Buzz Lightyear: Light Years From Toy Story [critique]

The Angus MacLane spin-off is disembodied, yet entertaining Pixar.

Buzz Lightning will be presented this Friday at the Annecy Festival

There was a problem from the start with the film Buzz Lightning. What was this Toy Story spin-off about? Was it a figure-centric story? Or that of the real hero who inspired him, as we might have thought at the start of the promo? No, the answer, ultimately quite simple, is given to us in a box preceding the feature film, which Disney also shared on social networks: “In 1995, Andy received a toy from his favorite movie. Here is this movie“.

input, Buzz Lightning (Lightyear in VO) therefore needs to justify its existence. It must be said that we do not remember having ever seen a derivative work so far from the original material. The link with Toy Story is so tenuous that we are well beyond the anecdote or the detail, as we can see in the Marvel or Star Wars series which abound on Disney Plus. The character of Buzz is here only a pretext to offer us an animated film of adventure and science fiction, with action, suspense, humor, and even a gay kiss which makes a lot of talk and that Disney wears as a standard in this month of pride.

It is therefore not the Buzz that we know, but the movie hero who gave birth to him. This Buzz does not have the same voice (he is now dubbed by Chris Evans in the original version and François Civil in French), not really the same character, except that he is as bitter as his puppet version. Ah, and of course he explores unknown worlds (to infinity and beyond!) and speaks very solemnly to his logbook, which earns him the mockery of his partner, Izzy Hawthorne.

Putting all that aside, Buzz Lightyear is still a very entertaining film, visually stunning, full of crazy sequences and really funny moments (the cat-robot is brilliant, as is the old man Chantal Ladésou). Especially the first half, the most captivating, where the space ranger finds himself stuck on a hostile Alien-like planet after having missed his maneuver at the controls of a turnip-shaped spaceship. He now has only one mission, to bring everyone home.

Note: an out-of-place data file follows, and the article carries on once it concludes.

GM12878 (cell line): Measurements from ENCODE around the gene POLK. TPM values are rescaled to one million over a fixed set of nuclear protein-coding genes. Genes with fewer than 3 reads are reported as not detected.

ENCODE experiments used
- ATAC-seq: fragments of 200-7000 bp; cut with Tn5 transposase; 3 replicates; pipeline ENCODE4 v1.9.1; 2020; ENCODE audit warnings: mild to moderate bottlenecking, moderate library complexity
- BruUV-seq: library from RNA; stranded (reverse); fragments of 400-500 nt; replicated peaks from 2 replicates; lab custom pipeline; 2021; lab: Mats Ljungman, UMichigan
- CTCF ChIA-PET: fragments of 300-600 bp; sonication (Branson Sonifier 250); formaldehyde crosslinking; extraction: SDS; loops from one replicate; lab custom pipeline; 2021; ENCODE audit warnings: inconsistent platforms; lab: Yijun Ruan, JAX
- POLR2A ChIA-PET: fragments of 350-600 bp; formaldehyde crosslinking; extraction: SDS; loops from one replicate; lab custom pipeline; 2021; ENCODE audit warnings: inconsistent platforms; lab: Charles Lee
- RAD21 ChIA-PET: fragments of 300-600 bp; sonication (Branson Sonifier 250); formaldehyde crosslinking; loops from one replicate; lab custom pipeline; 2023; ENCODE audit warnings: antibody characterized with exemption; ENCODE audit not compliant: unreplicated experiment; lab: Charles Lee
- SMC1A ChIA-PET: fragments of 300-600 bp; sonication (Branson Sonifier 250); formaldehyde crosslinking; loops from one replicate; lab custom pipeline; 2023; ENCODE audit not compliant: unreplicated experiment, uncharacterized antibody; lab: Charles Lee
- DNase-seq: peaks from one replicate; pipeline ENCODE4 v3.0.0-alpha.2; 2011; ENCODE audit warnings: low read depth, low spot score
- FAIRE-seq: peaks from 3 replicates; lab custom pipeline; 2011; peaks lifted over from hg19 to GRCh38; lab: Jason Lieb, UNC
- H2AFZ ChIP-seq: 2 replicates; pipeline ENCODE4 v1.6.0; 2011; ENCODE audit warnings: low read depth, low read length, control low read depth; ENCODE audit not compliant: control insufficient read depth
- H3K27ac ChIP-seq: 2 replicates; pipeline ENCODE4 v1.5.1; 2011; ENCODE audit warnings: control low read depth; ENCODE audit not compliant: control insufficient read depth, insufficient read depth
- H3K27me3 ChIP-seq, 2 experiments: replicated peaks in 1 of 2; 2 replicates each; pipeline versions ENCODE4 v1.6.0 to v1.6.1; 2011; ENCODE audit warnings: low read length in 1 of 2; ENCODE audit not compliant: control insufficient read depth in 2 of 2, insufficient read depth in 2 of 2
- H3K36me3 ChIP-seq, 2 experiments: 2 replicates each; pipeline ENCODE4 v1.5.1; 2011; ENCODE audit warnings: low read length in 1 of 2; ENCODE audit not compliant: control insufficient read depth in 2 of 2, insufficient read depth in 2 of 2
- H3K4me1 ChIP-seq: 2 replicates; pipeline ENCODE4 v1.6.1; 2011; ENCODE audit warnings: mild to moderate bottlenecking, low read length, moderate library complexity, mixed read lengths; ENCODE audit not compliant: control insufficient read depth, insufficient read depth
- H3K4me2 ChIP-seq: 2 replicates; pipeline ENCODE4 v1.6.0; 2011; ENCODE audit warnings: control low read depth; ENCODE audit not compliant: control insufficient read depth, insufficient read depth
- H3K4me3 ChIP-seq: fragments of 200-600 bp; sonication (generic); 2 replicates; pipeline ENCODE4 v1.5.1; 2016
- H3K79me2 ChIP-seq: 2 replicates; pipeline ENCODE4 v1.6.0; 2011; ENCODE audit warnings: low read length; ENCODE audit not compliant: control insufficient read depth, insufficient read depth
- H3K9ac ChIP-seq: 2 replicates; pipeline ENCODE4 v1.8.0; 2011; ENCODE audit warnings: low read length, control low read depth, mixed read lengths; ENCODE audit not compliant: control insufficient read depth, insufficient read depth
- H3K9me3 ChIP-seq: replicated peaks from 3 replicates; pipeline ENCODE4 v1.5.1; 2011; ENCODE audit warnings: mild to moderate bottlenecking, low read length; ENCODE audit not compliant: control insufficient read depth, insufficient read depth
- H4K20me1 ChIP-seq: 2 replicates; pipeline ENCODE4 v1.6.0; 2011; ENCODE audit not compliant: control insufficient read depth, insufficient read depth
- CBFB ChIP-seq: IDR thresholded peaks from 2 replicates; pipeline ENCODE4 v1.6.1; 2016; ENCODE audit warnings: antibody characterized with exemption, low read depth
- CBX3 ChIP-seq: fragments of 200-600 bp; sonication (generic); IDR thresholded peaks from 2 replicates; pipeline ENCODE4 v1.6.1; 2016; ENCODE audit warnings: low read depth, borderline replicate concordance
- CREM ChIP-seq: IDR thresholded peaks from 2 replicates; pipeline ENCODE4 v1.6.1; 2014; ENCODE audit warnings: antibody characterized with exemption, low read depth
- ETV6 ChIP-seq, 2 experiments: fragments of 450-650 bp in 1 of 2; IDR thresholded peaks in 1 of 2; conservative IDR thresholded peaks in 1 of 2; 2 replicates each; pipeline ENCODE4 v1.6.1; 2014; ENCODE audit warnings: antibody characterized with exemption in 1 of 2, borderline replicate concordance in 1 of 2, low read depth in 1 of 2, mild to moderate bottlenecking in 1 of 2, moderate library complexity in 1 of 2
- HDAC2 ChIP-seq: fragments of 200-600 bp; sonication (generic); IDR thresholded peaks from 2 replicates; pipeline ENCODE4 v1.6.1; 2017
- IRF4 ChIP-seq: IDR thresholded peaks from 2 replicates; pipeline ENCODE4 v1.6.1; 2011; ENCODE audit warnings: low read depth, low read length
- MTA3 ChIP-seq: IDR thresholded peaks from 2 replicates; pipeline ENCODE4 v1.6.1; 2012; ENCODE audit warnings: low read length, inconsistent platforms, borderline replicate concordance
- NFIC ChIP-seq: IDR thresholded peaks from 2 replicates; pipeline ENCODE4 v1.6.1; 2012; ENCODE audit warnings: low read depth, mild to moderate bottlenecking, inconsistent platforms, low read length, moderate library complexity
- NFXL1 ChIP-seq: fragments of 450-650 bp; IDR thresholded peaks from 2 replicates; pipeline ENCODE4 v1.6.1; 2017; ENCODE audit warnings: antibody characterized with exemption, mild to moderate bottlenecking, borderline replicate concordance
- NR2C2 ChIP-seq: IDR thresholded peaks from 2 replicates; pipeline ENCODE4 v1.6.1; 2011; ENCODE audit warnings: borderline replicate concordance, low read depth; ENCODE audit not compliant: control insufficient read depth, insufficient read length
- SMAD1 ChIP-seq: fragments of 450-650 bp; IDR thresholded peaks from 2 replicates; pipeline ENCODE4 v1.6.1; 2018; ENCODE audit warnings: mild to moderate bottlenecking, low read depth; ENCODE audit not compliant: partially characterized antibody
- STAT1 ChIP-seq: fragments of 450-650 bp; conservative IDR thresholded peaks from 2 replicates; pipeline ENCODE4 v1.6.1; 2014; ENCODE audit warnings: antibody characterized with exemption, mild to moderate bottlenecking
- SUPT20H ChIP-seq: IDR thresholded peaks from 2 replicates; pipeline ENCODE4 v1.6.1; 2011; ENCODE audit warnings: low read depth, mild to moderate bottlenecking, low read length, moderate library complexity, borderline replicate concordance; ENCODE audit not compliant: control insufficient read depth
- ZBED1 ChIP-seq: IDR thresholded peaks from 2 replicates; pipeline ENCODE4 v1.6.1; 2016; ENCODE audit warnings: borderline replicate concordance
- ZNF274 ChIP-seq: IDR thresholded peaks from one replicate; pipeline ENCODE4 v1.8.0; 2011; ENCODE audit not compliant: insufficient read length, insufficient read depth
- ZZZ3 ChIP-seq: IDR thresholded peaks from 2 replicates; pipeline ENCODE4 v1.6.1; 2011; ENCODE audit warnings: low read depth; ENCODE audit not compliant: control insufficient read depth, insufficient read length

People who criticize Buzz Lightyear’s gay kiss are ‘idiots’, says Chris Evans

This quest in two stages is first spectacular and visually brilliant, between Top Gun: Maverick, Interstellar and Star Warsthen skates seriously when our hero finds himself surrounded by a team of nickel-plated feet facing Zurg, his great enemy of Toy Story 2, and his army of robots. An agreed and uninspired plot which unfortunately contrasts with the ambition of the first part.

The film therefore scores points. And we could even call it a success if it were not necessary to judge it, inevitably, in the light of the saga Toy Story and the Pixar label, blunt as it is. Buzz Lightyear is neither a brilliant concept film, as the studio delivered to us in spades in the 90s and 2000s (Toy Story therefore, but also The world of Nemo, The Incredibles, Wall-E, up there… the list is too long), nor a personal work, like the recent Luke and Red alert. Feature films not devoid of flaws but which had less merit to think outside the box.

Pixar jack-of-all-trades Angus MacLane credited on nearly 20 in-house projects (including Finding Dory), who is directing and scripting Buzz, did he have something strong or intimate to tell? Obviously not, apart from a nice moral on the meaning of life, the passage of time and the futility, even the dangerousness of the headlong rush (metaphor for our world on the edge of climate chaos?). A program that has conquered little Andy, and will undoubtedly appeal to kids all over the world, but that we can’t help but find a little light (year).

Leave a Reply